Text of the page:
I found this book difficult to read, much denser and less reader-friendly than Judd’s. I’m also not comfortable with some of the characterisations of other writing traditions, but maybe I simply have too many gaps in my knowledge. I think part of my discomfort is also because Bernard-Donals is having this conversation with a tradition of American rhetoric and composition scholars who are steeped in the classics (Plato and Aristotle); are schooled in hermeneutics and rhetoric, right up to the post-modernism of Richard Rorty; and are comfortable with philosophising and historicising academic writing in ways that are incommensurable with, or irrelevant to, skills-based approaches.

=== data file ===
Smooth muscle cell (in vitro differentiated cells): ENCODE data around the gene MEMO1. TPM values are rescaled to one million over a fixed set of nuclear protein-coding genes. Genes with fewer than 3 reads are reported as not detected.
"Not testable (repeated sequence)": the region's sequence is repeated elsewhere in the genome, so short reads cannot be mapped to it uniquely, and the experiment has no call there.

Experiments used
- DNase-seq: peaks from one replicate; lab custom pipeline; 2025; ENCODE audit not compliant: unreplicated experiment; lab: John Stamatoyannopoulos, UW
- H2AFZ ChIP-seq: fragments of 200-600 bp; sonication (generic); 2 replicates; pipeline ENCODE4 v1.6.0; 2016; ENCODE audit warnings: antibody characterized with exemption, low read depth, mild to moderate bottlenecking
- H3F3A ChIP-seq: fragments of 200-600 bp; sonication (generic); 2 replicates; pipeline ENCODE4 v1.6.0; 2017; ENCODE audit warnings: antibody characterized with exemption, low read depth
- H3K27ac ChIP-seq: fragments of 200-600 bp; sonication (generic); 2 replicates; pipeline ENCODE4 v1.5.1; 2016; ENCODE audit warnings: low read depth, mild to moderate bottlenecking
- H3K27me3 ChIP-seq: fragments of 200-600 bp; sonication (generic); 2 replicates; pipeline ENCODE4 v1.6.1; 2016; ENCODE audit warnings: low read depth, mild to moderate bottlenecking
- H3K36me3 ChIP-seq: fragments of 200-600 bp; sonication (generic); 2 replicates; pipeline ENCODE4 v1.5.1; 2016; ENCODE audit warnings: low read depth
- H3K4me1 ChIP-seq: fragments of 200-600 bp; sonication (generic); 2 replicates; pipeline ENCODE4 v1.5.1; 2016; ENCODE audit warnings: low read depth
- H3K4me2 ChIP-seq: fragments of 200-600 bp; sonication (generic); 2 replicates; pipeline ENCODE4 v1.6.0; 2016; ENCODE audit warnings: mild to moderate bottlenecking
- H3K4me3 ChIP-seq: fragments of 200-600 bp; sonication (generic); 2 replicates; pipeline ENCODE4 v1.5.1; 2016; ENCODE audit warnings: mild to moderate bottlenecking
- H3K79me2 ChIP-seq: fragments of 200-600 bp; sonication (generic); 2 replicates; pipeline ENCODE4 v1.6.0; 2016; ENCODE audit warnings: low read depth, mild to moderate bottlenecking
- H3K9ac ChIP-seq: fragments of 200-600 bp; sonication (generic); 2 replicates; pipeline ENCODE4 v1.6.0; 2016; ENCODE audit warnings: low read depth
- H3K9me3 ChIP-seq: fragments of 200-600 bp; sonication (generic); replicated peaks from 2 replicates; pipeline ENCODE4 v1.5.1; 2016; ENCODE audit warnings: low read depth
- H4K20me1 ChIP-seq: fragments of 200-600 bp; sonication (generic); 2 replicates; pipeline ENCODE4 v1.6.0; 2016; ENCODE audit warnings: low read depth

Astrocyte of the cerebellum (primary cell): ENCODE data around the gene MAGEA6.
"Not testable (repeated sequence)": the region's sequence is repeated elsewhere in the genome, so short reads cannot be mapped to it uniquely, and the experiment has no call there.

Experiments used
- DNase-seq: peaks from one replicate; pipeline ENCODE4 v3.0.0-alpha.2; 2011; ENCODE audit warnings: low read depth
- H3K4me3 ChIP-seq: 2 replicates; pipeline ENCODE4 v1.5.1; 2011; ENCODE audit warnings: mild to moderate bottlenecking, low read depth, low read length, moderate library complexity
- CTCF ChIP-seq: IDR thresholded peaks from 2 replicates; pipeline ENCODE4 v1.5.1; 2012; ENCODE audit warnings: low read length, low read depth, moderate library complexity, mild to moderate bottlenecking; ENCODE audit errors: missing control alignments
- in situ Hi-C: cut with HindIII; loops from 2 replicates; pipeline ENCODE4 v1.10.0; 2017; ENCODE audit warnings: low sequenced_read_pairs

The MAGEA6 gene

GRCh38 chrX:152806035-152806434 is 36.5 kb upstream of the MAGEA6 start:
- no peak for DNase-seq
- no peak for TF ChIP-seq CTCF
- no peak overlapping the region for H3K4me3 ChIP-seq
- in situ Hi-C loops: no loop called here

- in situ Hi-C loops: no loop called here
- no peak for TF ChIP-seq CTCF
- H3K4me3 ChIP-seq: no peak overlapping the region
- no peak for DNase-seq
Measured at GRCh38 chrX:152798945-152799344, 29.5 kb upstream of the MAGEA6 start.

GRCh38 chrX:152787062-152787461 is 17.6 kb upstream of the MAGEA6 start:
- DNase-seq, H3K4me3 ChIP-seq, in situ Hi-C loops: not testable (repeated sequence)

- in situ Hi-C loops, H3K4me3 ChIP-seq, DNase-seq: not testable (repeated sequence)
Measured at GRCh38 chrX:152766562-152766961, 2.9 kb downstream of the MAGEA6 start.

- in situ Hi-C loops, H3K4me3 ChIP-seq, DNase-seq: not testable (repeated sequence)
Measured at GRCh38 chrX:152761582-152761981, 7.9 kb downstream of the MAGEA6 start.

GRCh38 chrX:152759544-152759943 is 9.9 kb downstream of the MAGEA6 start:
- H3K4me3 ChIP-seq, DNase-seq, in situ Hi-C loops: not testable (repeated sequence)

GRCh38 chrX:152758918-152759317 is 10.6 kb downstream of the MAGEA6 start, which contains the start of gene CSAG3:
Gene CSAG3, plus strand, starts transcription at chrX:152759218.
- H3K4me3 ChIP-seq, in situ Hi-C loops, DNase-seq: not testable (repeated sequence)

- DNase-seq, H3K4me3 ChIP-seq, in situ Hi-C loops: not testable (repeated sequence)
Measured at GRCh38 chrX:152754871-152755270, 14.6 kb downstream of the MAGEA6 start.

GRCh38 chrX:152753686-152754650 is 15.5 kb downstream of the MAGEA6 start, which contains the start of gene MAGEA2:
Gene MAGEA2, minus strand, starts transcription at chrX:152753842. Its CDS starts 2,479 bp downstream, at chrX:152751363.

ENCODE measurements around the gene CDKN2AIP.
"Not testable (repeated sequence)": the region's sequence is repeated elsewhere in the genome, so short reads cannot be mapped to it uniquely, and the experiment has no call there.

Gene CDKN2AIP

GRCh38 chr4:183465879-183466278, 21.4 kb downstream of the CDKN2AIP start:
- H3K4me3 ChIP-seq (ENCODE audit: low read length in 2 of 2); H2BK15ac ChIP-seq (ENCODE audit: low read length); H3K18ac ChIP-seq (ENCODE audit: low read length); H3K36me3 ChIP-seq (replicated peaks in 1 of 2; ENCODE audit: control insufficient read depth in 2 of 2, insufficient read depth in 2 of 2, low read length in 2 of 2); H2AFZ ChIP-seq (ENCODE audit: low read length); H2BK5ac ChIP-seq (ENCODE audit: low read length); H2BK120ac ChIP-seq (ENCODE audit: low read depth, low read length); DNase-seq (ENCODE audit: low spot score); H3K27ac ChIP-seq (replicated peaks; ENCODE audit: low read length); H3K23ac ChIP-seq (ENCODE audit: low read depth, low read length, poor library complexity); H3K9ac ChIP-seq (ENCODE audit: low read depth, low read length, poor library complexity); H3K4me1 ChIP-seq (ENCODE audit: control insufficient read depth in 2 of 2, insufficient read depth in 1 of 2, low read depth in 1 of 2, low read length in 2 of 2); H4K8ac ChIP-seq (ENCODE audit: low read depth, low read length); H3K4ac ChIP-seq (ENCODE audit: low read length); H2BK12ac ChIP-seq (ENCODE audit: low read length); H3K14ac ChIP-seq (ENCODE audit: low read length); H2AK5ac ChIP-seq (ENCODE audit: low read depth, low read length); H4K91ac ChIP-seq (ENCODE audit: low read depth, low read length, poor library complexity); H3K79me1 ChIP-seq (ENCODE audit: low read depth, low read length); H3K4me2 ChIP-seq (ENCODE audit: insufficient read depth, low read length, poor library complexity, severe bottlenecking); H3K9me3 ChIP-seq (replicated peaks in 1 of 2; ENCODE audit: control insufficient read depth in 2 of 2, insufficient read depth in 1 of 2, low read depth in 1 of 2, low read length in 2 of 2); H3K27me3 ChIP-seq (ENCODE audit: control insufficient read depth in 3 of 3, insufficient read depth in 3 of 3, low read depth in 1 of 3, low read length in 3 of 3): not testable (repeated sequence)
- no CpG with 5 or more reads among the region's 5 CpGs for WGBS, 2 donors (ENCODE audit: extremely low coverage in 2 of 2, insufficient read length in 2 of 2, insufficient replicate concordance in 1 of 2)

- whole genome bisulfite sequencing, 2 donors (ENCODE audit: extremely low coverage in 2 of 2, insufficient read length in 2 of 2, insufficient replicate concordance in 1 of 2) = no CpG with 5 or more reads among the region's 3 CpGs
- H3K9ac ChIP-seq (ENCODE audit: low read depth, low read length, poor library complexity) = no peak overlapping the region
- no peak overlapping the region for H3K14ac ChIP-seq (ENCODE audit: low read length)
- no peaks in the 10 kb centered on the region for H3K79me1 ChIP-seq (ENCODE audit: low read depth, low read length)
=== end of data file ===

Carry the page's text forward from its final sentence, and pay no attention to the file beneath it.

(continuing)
The book is also difficult because there are practically no paragraph breaks! It’s like reading in apnoea from start to finish.
In a nutshell, this is what Bernard-Donals is saying: rhetoric is a means to/a method for knowing the world. This world is real and is composed of both social and natural structures and mechanisms that are measurable, observable, objective. In other words, he subscribes to a foundationalist ontology in which language/writing is not constitutive of reality but is descriptive of it. By being descriptive of reality, it remains ontologically distinct from it. Language/writing, then, is epistemic/transitive as opposed to ontological/intransitive. This matters because it allows us to see writing as one of many ways of interpreting and describing the world, one that, presumably, is not inherently superior to other ways (although Bernard-Donals does not make such a normative claim).